Lately, I’ve been thinking a lot about what we know and how we know it, or, to put a fancy name to it, the processes by which academic disciplines are constituted and knowledge is organized. The more I mull, the more it seems to me that serendipity, curiosity and passion are key components of that process.
Collectors of artworks, books, manuscripts and objects have these qualities in spades. Museums and libraries would be considerably impoverished, their holdings severely diminished, were it not for their efforts. More to the point, many museums and libraries, from the Isabella Stewart Gardner Museum in Boston to the Morgan Library in New York, would simply not exist were it not for the benefactions of their eponymous donors. Thanks to their generous, public-spirited example, they have become household names and we, the rank-and-file, the beneficiaries of their largesse.
Within the American Jewish community, the collectors of rare Jewish books, manuscripts and objets d’art are not nearly as well known as they might be. They tend to keep to themselves, their holdings accessible to the cognoscenti and a coterie of consultants. Only when they make a splash do the rest of us know their names. How many American Jews were aware of the Valmadonna Trust Library before Sotheby’s put its spectacular holdings of Hebrew books and manuscripts on display? Or of Judy and Michael Steinhardt’s dazzling collection of Judaica before, it, too, was placed on the auction block?
How many of us were familiar with the Shapell Manuscript Foundation before its remarkable treasure trove of letters and broadsides, lithographs and photographs relating to Lincoln and the Jews went on view at the New-York Historical Society and, concomitantly, was published in a lush coffee table book, “Lincoln and the Jews: A History,” co-authored by historian Jonathan D. Sarna and Benjamin Shapell?
I confess: I wasn’t among them. Not until I received an invitation to the opening of the exhibition at the New-York Historical Society did I first learn of the Shapell Manuscript Foundation, much of which attends to American Jewish history, my chosen field, and whose injunction to “explore history in its original form” fires my own work. I suppose you could say I’ve been walking around with my head in a barrel. Then again, maybe not. When I, somewhat sheepishly, shared my chagrin with the curator of Jewish art at a renowned library of rare books and manuscripts, she dismissed it out of hand. “Why should you feel that way? Private collections are not common knowledge, after all.”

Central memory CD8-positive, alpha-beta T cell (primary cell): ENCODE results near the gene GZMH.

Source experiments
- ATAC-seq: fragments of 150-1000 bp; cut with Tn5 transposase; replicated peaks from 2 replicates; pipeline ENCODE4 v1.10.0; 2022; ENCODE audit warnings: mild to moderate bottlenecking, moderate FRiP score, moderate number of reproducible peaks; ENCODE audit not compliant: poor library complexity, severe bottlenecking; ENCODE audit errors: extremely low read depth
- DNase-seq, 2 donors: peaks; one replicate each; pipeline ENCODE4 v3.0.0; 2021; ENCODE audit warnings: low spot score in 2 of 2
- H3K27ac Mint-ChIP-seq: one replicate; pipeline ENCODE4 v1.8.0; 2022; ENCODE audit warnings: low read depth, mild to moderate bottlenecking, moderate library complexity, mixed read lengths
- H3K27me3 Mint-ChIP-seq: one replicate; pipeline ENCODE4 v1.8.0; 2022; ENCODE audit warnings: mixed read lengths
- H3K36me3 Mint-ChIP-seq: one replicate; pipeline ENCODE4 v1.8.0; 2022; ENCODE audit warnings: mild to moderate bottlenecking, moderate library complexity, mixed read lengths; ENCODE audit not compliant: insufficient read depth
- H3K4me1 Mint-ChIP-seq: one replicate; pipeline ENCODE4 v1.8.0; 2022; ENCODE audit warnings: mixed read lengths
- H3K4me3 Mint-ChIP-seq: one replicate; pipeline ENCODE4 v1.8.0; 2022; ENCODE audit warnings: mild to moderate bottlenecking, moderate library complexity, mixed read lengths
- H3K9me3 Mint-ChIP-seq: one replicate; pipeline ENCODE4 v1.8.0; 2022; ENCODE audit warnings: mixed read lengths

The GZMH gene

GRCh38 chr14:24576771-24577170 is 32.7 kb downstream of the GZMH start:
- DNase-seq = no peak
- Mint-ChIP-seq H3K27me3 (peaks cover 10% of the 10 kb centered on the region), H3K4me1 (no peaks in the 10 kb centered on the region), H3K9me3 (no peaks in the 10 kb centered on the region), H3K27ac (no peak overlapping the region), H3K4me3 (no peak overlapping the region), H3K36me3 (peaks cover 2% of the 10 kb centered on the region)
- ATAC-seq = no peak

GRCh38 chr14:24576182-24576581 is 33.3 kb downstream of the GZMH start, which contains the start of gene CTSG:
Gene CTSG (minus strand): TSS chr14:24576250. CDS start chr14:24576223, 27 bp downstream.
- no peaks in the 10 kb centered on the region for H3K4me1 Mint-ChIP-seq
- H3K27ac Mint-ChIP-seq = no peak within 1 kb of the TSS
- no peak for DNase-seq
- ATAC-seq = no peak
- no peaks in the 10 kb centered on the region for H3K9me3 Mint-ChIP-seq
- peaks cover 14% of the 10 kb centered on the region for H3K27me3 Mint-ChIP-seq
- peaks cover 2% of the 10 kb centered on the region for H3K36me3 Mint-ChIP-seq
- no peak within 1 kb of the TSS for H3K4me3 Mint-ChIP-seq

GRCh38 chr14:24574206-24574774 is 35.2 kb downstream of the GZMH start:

She’s right — but up to a point. Perhaps they should be. At the risk of being labeled a Pollyanna, I can’t help wonder how enriching it would be if more of our Jewish cultural patrimony was widely and publicly shared rather than kept under wraps, let alone consigned to auction houses when their days are numbered. Wouldn’t it redound to the collector to know that his or her prized possessions energize the imagination of students, generate scholarship, lend themselves to display, and nourish the commonweal?
An earlier generation of collectors certainly thought so. Consider the example of Harry G. Friedman who, in the course of his lifetime, which spanned 1881 through 1965, gifted the Metropolitan Museum of Art with 800 objects and the Jewish Museum with some 6,000 items. An astute investor with a keen eye for the visually arresting and culturally meaningful artifact — a cardboard advertisement for Fischer Russian Caravan tea; a Kiddish cup from Connecticut and a challah plate from New Jersey; an etrog container from Israel and a velvet tefillin bag from Russia — Friedman frequented antique shops and secondhand stores, but not for personal gain or pleasure.
He was a man on a mission: to “rescue from oblivion” anything that had “even some remote historical Judaic interest,” or so explained Maurice Hexter, a close friend, in a moving eulogy. Harry G. Friedman’s “aim was to provide wider accessibility to all objects of the rich past rather than have these beauties monopolized by individuals who had large assets.”
These days, Friedman’s name and example live on in the Harry G. Friedman Society, whose members, a lively mix of Judaica enthusiasts, meet on a regular basis to discuss the latest scholarly discoveries as well as their own finds. And if Chaim Steinberger, a retired businessman with an abiding interest in modern Jewish history and the author of a forthcoming article about the storied collector, has anything to do with it, Harry G. Friedman will one day become as familiar a name as J.P. Morgan.
Meanwhile, the legacy of Rabbi I. Edward Kiev is kept alive at the George Washington University, my academic home, where his original collection of 18,000 books, printed ephemera, graphic arts and Judaica auction catalogues is ably stewarded by Brad Sabin Hill and avidly consulted by a latter-day generation of students, faculty and researchers. Rabbi Kiev, the chief librarian of the Hebrew Union College-Jewish Institute of Religion in New York, was saluted by the New York Times at the time of his death, in 1975, for having assembled one of the world’s major repositories of Judaica and Hebraica. While developing the seminary’s holdings, he drew on his “encyclopedic knowledge” to fashion a private library of his own, which his family generously donated to the university a number of years ago. “I see this collection,” said Dr. Ari Kiev, the rabbi’s son, “as a way of perpetuating the meaning of my father’s life.”
Wouldn’t it be nice if contemporary collectors would follow in the footsteps of Harry G. Friedman and those of the family of I. Edward Kiev? Now that would be something to crow about.